In front of the Museum entrance is a shallow artificial lake, typically 50cm deep, but with deeper areas upto 100cm. It was once a popular canoe-lake; and before that it was a low-lying marsh which acted as a defence for the nearby former fort. The fort covered the entire area between Fort Street and the Canoe Lake, and was built during 1632-1636 to defend against attack from the French. The water in the lake is brackish due to its proximity to the sea. The lake deepens each winter as a result of rainfall and storm-water run-off, but sea-water leaches into the lake from the muds below and from salt-spray blown over the nearby sea-wall. The lake is home to a number of crustaceans, and flatfish have been seen close to the edge. Reeds grow around the edges, both in the water and in the flower beds; these areas provide cover for the nesting ducks, coots and swans. Dragonflies and damselflies hover over the lake; and these, along with smaller insects like the Phantom Midge Chaoborus crystillinus, provide food for the martins and swallows that skim low over its surface. The soft rock beneath the lake mud is early Cretaceous in age, and probably contains dinosaur fossils; an interesting link with their descendents, the birds, who have made the lake their home.The dominant plant in the lake is the rare spiral tasselweed (Ruppia cirrhosa) which favours brackish coastal lagoons. It provides food and cover for the pond life, and some of the water birds feed on it. As the lake water evaporates during the summer the tasselweed becomes exposed and its extent can truly be seen. Small insects on the surface then become prey for the Small Red-eyed Damselfly (Erythomma viridulum).
Although the cladding of our building is constructed of metal, rather than traditional materials, this has not stopped the wildlife from setting up home in its structure. Starlings have roosted in small holes under the eaves, and we sometimes have a martin's nest built over one of our fire doors. On more than one occasion we have had to herd young starlings out of the Museum through the fire doors. During the summer evenings we often see wild rabbits and hares on the grass behind the building.During 2006, and again in 2007, we saw a pair of large snub-nosed golden brown water voles. They hunt in the barkchip, drag out plants, and seem to like running along the edge of the lake before diving in and swimming along the bank into the reeds. During 2008 one was suprised when the flags were put out early one morning. It played dead and then slowly rolled upright before sauntering away. We haven't seen them during 2009 or 2010 so hopefully they have moved to another part of the lake.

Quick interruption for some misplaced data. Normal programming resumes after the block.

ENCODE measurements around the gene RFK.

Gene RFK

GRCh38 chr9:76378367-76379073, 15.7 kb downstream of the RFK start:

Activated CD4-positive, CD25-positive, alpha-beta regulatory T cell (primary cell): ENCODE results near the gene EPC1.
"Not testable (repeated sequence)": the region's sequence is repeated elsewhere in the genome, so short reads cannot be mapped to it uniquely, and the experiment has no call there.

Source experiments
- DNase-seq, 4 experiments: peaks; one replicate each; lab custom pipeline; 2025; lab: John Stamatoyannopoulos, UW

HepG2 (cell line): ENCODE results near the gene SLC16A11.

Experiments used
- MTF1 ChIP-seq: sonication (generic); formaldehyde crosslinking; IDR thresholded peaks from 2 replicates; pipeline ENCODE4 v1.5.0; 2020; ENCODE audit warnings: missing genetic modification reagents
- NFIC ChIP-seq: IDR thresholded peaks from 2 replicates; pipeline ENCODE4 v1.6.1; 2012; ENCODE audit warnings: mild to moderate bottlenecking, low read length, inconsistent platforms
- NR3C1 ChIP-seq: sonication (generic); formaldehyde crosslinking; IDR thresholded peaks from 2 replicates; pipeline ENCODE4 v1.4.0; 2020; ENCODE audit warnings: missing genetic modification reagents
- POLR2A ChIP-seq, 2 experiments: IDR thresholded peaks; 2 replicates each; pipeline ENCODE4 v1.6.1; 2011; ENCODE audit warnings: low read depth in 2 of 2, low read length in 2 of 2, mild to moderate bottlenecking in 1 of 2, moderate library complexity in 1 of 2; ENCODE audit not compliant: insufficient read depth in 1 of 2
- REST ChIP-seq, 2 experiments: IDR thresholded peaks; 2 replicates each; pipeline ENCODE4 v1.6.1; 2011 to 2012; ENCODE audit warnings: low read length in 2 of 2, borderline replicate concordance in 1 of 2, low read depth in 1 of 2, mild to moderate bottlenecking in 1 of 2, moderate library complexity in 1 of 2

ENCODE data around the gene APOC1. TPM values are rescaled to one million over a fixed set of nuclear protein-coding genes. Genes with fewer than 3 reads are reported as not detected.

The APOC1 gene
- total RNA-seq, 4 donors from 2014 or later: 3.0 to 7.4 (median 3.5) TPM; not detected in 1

We are situated near to the sea-shore in Sandown Bay, with its wonderful sandy beaches facing out into the English Channel. As a result we see a lot of marine birds and other shoreline wildlife. Cuttlefish bones regularly wash ashore, as do the remains of skate, dogfish and jellyfish. Very rarely the dead husks of small sea-horses and brittle-stars have been found. The beach teams with muscles, crabs and small hopping arthropods.During February 2007 we saw the first signs of the flotsam from the MSC Napoli which began washing up onto the beach. The ship had beached in Lyme Bay many miles to the west. Its cargo of containers had spilled, and in some cases broken open; it would only be a matter of time before the debris reached us. Oily rags, aerosols, rubber gaskets and pallets were strewn along the beach. The beach is now clear, but sometimes we find the odd cuttlefish or ray washing up.
Throughout the year our many human visitors donate to the Gift to Nature fund. Gift to Nature was managed by the Island 2000 Trust who spend the money on habitat improvement and awareness projects. During 2005 we were able to hand over £150 towards Island conservation projects. To date these have included trails and hides in Parkhurst Forest and a wetland walk in the Sandown area. By 2006 we had collected a total of £330.81 to support further Island environmental projects. This figure had risen to £531.68 in 2008.
Dinosaur Isle is commited to ensuring a sustainable and environmentally sensitive impact with regard to the tourism industry on the Isle of Wight. Green Island is a new scheme that audits and certifies Island businesses. In 2003 Dinosaur Isle was awarded a Bronze, progressing to Silver in 2004 and Gold in 2005. Dinosaur Isle has recently reaffirmed its position by winning Gold again in 2006 and 2007. The ten criteria for assessment include energy efficiency, water management, waste, wildlife, transport and purchasing. Dinosaur Isle has made a significant improvement to the external areas around its building with new planting, seating and a bird hide. In addition we now monitor and record the water-level of our nearby lake. Click on the logo for more information about the Green Island scheme.